Indonesia is a resource-rich country with a dynamic and growing middle class and a relatively young population. This favourable demographic profile making it attractive for long-term investors. On a nominal basis, Indonesia’s gross domestic product is more than USD 1 trillion.
Prior to COVID-19, the Indonesian economy was growing at a promising rate of 5%, driven substantially by household consumption. Before, during, and most likely after the COVID-19 pandemic ends, the administration of Indonesian President Joko Widodo has and will stress infrastructure development, which supports foreign investment in the country. The administration acknowledges the essential need to efficiently utilize the country’s natural resources, generate new investment and continue to develop the economy.
Notwithstanding the obstacles thrown up by the ongoing COVID-19 pandemic, 2020 was significant in a positive way in that the Indonesian government finally enacted the omnibus jobs creation law, a massive legal reform of various business sectors aimed at simplifying licensing and the investment process, encouraging foreign investment and creating job opportunities for Indonesians. Another positive development in 2020 has been the continuing growth of the digital economy, tech startups and small to medium enterprises, with the Government updating and strengthening the legal framework for these sectors to support continued investment growth.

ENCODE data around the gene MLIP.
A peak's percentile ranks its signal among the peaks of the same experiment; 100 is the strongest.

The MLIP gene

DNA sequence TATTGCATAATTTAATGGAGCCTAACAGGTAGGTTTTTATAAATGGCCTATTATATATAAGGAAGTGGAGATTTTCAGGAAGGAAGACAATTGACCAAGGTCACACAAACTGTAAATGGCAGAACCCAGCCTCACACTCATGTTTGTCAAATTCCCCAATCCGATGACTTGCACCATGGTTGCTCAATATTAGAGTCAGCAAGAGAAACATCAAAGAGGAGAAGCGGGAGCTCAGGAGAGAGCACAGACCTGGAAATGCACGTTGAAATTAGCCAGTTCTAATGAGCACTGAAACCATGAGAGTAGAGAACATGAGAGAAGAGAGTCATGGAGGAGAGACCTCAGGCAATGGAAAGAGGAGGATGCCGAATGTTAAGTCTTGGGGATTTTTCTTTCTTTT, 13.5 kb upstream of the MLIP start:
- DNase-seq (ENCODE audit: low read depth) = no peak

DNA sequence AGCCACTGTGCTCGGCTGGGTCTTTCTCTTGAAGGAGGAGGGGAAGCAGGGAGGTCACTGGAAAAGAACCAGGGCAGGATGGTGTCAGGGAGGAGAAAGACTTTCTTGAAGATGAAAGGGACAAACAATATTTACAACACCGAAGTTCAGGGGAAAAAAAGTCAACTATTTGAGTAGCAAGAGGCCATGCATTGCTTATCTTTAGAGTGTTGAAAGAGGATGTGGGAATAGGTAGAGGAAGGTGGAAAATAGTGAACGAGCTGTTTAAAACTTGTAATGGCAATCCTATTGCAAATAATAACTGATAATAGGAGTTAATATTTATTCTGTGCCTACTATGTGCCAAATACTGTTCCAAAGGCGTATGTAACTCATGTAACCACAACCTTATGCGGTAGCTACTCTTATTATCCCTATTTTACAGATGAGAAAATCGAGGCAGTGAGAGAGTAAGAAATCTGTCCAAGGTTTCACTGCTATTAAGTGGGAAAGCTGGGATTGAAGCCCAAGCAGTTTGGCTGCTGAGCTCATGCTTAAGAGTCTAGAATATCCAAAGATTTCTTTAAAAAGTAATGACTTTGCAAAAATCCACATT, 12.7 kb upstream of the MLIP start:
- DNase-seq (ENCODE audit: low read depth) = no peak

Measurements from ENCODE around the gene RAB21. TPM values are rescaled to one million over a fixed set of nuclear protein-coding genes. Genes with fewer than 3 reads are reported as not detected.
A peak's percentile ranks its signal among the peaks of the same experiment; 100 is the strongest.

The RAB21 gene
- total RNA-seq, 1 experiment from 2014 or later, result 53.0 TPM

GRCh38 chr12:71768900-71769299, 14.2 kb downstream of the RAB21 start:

The COVID-19 pandemic has had a significant impact on Indonesia’s population of more than 265 million, concentrated on the island of Java and the capital city, Jakarta. The challenge for the Government has been to restrict mobility to curb the spread of the coronavirus, while at the same time protecting and encouraging investment flows. As the number of COVID-19 cases rose across Indonesia, concentrated in the capital, the Indonesian Government implemented so-called large-scale social restrictions beginning in April 2020. These restrictions have been loosened and re-tightened as the number of cases has fluctuated.
Mandatory health protocols such as use of face masks, temperature checks, and capacity limits on shops, restaurants and other public spaces were enforced by the Government to curb COVID-19 case surges. As a counterbalance to restrictive health protocols, the Government waived capacity limitations on essential industries such as communication and information technology, construction, energy, finance, food and beverage, health, hospitality, logistics, basic services, strategic industries, and public utilities and industries designated as vital objects, national and specific objects, and/or daily necessities.